Forty-eight percent of registered voters favor Republican congressional candidates and 43% favor Democratic candidates in Gallup’s national generic ballot for the week of Sept. 6-12.
Registered-voter preferences for Congress since the beginning of August have averaged 48% for Republican candidates and 43% for Democratic candidates, identical to this week’s results. While there have been a few instances in recent months when the Republicans were not ahead to at least some degree — including in mid-July, when the Democrats were up by six percentage points, and last week, when the parties were tied at 46% — the broad picture has generally been positive for the Republicans.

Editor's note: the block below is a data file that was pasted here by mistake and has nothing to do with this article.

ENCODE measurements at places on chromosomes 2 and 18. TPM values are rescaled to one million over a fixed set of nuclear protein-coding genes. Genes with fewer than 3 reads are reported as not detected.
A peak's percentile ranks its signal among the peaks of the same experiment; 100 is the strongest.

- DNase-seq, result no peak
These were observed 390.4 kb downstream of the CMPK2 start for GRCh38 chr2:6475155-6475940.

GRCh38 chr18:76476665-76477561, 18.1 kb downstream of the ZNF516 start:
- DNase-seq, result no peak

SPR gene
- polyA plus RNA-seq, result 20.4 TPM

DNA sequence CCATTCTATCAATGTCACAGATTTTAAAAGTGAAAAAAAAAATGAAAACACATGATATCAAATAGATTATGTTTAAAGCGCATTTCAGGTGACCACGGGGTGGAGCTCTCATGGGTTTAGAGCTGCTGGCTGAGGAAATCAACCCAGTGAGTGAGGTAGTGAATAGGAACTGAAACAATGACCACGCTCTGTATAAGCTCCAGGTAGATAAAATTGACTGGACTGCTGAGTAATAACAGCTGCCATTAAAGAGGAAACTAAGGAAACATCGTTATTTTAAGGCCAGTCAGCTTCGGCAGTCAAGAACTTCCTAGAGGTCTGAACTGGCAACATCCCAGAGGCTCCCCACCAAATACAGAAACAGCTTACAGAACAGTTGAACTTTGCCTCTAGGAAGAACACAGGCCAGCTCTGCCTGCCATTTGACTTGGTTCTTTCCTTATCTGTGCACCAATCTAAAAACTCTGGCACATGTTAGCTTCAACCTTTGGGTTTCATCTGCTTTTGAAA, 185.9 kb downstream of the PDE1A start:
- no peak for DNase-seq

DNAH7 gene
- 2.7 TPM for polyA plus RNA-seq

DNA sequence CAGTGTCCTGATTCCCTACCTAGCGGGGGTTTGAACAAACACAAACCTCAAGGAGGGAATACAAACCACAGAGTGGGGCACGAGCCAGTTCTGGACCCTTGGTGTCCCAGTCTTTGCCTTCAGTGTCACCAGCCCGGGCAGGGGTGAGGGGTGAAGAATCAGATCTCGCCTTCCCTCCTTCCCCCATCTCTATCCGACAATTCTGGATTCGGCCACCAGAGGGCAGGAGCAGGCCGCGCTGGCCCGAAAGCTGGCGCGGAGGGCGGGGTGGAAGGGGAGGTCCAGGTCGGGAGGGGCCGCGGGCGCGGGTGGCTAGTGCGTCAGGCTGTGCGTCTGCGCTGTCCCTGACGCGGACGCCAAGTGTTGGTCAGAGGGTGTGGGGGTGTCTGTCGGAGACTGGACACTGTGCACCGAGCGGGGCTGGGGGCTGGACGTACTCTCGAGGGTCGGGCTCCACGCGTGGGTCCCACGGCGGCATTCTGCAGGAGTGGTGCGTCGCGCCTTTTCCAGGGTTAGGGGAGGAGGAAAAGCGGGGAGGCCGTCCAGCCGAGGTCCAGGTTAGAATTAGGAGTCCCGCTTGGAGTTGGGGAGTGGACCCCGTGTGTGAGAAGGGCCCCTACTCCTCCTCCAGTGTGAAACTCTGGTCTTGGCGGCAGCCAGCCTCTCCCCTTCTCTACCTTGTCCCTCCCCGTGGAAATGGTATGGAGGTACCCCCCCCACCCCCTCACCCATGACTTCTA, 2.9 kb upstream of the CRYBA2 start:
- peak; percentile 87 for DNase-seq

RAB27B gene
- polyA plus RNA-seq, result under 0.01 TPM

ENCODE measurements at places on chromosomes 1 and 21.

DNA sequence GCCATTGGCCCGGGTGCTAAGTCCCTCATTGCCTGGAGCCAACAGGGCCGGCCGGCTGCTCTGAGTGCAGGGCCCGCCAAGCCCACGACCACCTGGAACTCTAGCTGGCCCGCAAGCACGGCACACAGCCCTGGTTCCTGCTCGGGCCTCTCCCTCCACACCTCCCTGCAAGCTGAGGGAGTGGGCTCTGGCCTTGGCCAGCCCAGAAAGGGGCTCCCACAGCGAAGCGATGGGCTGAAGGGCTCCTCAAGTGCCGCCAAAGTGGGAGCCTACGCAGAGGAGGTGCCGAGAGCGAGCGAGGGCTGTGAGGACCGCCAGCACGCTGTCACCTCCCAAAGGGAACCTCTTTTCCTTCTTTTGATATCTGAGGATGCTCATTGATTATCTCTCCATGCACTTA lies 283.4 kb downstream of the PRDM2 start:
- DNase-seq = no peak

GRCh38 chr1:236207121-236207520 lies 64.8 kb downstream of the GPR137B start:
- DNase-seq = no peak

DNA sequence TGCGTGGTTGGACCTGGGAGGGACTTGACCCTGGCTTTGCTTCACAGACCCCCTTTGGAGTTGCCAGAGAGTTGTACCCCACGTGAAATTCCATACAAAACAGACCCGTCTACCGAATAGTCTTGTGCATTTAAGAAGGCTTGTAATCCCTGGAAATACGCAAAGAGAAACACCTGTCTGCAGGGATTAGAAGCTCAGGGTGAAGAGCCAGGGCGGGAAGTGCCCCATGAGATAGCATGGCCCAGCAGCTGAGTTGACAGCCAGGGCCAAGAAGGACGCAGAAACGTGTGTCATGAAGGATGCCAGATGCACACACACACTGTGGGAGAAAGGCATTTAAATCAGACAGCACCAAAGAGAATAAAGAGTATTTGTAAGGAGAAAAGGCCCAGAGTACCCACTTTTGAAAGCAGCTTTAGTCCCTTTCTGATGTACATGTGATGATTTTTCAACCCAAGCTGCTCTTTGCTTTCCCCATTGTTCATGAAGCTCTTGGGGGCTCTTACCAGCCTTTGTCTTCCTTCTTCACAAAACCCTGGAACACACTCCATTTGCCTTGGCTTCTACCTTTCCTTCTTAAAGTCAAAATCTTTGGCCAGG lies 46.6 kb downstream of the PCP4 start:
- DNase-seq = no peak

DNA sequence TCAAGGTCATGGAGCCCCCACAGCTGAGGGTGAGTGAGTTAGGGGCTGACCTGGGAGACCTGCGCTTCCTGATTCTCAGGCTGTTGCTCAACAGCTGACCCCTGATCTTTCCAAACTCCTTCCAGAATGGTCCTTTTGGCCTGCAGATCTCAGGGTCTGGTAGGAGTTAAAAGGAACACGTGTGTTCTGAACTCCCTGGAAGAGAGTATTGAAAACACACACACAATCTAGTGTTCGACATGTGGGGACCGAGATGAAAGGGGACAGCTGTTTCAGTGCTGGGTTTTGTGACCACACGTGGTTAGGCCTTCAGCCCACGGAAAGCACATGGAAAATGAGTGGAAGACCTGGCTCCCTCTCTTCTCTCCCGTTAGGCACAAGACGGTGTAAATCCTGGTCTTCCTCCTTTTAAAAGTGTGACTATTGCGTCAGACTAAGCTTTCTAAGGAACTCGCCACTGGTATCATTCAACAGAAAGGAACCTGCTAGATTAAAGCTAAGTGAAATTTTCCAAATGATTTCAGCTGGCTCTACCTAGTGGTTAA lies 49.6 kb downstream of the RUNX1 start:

Currently, 90% of Democratic voters plan to vote for the Democratic congressional candidate in their district, while 96% of Republicans favor the Republican, matching the highest level of Republican loyalty Gallup has found all year. Independents continue to favor Republican over Democratic candidates, now by a 10-point margin, 44% to 34%.
The current five-point Republican edge on the generic ballot falls just short of statistical significance on the basis of one week’s polling. However, if this Republican positioning holds through October, it would point to major seat gains for that party. Republicans can also expect to perform at least several points better on Election Day due to their party’s usual midterm turnout advantage, meaning that even a tie among registered voters would be highly auspicious for the GOP.
Given the ongoing Republican lead over Democrats in voter enthusiasm, as well as in recent Gallup data showing Republicans giving more thought to the elections, the GOP seems on track to receive that turnout advantage this November.